I realize stuffing fingerling potatoes sounds a little … crazy. And it totally is. I admit it. But don’t freak out and leave yet! I have a solution. Just because I’m nuts doesn’t mean you can’t maintain your sanity while still enjoying the delicious benefits of this recipe.
In other words, this would work equally well for stuffing a potato the size of your closed fist. Or even those mini potatoes that are bigger than fingerlings but not quite as big as your fist – you know, the ones that would still be appetizer friendly but also wouldn’t drive you mad trying to stuff them.
The only other fussy component is the beet horseradish, but there’s a way around that too if necessary. I’ve never seen the beet version in a store in real life, although I probably wasn’t looking because I didn’t even know it existed. But it was among the several gallons of pickled items my friend May shipped me from The Pickle Guys in New York as a wedding present. Aside from being slightly sweeter than regular horseradish, the beet horseradish had an incredibly bright pink fuchsia color, which I thought would be fun to punch up this otherwise brown and white dish. If you can’t find some, substitute regular horseradish, or make your own beet concoction.
Whatever you decide, procure some bacon fat. It makes a difference. (more…)
I remember picking radishes out of my mother’s garden as a child. And I’m almost certain that I did not clean them with as much diligence (and an entire bottle of hand soap) as the first baby carrots I ever pulled out of the ground. Rather, I brushed off the dirt with my shirt, twisted off the ugly root, and dove right in. Crunchy and spicy, I enjoyed the radish in its freshest and rawest state without any adornments. But unfortunately, I never thought to approach asparagus in the same way.
Fresh asparagus, as I appreciate it now, signals the decline of thick greens and hearty root vegetables, and ushers in the lighter, more uplifting assortment that spring has to offer. However, in my childhood memories, I recall asparagus as a rather sad, drooping and stringy set of spears that were often overcooked, as that is the easiest and most frequent method of preparing a veggie that barely needs any time to cook. Except for eating it raw. (more…)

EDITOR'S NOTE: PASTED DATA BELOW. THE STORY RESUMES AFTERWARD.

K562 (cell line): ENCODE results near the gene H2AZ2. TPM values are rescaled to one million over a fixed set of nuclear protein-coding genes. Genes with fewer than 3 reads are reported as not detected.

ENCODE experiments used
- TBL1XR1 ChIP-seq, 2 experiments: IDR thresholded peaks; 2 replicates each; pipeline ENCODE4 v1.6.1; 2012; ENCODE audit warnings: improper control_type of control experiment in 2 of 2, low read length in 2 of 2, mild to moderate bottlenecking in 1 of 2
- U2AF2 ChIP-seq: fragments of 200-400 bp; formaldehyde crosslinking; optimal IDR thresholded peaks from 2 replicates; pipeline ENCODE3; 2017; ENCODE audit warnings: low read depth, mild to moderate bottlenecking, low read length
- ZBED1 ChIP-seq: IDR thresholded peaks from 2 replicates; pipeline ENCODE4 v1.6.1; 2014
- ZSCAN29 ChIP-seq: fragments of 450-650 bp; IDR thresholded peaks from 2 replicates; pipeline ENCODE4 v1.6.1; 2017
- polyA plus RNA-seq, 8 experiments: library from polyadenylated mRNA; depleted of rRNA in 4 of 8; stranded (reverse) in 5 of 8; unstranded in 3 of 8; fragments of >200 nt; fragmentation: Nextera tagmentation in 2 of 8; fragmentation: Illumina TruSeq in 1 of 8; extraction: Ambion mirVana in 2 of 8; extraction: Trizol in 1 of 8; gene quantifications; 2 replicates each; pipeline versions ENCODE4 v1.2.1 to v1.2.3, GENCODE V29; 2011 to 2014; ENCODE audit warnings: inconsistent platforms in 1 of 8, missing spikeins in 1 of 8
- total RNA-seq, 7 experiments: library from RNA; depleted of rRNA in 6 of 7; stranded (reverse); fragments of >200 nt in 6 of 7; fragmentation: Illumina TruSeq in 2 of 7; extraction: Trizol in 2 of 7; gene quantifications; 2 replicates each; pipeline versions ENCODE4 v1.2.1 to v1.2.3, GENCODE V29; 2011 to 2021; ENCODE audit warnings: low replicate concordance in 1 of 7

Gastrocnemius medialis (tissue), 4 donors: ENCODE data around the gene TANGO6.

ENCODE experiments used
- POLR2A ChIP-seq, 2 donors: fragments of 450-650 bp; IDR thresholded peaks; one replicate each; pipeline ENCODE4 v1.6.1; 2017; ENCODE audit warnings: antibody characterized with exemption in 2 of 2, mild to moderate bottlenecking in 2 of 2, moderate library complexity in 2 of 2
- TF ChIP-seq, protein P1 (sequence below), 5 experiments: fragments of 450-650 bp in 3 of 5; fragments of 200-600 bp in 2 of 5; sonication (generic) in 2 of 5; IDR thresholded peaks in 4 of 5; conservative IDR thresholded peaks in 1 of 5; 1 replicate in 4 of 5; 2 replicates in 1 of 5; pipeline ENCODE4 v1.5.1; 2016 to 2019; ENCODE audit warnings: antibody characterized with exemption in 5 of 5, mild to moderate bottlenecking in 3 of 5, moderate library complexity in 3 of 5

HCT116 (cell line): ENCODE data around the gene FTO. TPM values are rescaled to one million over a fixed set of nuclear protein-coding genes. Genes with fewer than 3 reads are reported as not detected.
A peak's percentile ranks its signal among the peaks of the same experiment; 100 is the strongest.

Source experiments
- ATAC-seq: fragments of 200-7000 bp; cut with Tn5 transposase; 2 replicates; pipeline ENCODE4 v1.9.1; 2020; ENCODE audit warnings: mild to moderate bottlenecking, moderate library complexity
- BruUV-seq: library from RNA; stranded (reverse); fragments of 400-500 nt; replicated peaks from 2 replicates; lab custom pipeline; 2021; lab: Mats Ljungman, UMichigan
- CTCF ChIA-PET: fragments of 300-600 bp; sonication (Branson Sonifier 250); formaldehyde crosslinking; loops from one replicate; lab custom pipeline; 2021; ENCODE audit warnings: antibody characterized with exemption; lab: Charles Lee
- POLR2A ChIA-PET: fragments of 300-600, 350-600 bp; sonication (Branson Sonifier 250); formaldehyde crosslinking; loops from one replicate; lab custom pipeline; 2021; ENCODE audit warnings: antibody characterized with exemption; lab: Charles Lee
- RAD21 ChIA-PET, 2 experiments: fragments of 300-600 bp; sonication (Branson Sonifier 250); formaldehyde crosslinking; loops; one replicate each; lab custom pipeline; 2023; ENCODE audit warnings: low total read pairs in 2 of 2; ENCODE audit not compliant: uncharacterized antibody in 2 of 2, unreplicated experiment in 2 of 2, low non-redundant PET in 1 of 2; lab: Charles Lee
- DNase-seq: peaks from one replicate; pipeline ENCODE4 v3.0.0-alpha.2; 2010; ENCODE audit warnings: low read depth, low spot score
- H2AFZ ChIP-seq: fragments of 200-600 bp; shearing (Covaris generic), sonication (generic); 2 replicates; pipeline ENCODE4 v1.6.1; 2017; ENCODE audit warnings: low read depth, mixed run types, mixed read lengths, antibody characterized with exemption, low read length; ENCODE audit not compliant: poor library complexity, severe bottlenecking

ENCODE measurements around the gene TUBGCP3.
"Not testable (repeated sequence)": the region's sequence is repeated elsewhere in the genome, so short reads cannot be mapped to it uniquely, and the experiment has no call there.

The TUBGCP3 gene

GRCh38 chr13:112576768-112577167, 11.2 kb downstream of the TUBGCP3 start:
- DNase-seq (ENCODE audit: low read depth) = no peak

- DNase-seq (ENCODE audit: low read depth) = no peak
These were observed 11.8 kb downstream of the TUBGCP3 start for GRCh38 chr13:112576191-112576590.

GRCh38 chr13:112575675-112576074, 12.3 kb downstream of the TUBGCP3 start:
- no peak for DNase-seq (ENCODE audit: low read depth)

I’ve had a lot of bad shrimp cocktails in my life. You know, the ones where the shrimp is rubbery from overcooking, the $19 restaurant appetizer features only four measly little creatures, the shrimp has absolutely zero seasoning whatsoever, or the cocktail sauce tastes like ketchup and ketchup only. But all those shrimp cocktail mishaps (especially the ones at renowned, expensive fish restaurants!) were for the better because they encouraged me to start making shrimp cocktail at home.
In other words, this is not one of those disappointing, lackluster recipes.
This shrimp cocktail may be unlike any one you’ve ever had in that the shrimp, while boiled, is actually seasoned. A little lemon, some very flavorful Creole seasoning from my Jambalaya recipe, and a tiny bit of salt infuse the shrimp with the subtle flavor you may not have realized you were missing. And with just two minutes of cooking time and a quick shock in ice water to prevent shrimp from continuing to cook and becoming rubbery, this dish comes together in mere minutes.
The cocktail sauce also comes together with a quickly whisked combination of sweet ketchup, spicy horseradish, fresh lemon juice, and a little Worcestershire sauce, chili powder and salt to round it out. (more…)